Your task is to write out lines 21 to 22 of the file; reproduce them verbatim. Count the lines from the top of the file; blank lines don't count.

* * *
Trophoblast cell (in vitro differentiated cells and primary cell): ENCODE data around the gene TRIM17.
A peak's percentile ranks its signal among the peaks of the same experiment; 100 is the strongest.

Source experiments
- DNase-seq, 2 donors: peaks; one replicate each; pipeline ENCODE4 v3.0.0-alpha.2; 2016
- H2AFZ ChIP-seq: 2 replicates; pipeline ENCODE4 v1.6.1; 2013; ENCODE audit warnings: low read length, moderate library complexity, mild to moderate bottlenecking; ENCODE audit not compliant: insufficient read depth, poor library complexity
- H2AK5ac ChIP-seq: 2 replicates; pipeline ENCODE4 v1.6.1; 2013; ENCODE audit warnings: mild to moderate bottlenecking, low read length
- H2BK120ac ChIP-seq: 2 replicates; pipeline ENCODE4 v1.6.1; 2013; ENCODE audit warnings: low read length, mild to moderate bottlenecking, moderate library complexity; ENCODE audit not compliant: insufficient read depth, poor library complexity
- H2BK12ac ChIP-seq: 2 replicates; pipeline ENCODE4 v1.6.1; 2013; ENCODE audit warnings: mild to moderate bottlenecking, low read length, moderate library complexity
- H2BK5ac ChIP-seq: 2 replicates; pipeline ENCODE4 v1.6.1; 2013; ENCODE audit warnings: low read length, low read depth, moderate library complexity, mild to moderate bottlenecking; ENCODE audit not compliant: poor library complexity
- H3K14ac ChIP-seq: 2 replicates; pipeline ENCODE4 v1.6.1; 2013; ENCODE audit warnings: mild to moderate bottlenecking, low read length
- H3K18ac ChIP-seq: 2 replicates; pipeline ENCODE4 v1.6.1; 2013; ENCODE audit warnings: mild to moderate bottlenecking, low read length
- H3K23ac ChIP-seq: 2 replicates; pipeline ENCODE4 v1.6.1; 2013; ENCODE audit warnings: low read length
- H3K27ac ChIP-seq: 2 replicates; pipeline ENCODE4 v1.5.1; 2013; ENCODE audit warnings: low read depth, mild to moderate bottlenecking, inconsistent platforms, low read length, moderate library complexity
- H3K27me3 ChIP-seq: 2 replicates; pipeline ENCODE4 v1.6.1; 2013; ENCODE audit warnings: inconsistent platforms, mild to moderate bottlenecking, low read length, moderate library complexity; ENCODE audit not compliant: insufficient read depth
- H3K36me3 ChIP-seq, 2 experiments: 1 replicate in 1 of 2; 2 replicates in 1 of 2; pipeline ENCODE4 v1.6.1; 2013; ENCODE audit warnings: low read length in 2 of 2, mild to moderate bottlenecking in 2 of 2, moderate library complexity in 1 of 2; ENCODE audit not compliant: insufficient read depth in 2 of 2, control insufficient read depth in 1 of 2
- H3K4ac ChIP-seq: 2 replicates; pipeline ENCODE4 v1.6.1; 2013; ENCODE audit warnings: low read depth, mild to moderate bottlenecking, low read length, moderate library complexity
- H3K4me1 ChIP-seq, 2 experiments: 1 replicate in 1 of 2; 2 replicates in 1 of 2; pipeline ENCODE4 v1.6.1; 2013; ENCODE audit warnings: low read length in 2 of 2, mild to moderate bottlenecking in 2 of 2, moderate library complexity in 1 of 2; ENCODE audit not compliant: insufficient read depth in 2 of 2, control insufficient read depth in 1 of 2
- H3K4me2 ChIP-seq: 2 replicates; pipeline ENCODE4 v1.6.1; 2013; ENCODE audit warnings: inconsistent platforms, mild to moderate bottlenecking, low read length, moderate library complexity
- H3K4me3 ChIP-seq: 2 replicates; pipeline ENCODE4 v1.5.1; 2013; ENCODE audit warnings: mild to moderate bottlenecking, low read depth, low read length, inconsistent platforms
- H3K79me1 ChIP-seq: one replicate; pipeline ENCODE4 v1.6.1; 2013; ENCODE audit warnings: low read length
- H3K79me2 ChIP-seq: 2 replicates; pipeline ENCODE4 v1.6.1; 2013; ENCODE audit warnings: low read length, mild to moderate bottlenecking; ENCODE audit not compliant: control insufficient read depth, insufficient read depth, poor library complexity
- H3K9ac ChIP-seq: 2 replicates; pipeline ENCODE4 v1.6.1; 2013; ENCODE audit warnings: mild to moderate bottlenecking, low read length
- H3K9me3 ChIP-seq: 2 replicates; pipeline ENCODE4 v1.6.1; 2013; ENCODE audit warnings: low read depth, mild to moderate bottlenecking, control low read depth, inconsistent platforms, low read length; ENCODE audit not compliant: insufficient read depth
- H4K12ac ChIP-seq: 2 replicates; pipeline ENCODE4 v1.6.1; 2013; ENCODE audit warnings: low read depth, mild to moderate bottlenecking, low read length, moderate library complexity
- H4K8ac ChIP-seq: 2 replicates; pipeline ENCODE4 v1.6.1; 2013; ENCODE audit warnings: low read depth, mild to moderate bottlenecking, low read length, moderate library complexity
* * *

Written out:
- H3K79me2 ChIP-seq: 2 replicates; pipeline ENCODE4 v1.6.1; 2013; ENCODE audit warnings: low read length, mild to moderate bottlenecking; ENCODE audit not compliant: control insufficient read depth, insufficient read depth, poor library complexity
- H3K9ac ChIP-seq: 2 replicates; pipeline ENCODE4 v1.6.1; 2013; ENCODE audit warnings: mild to moderate bottlenecking, low read length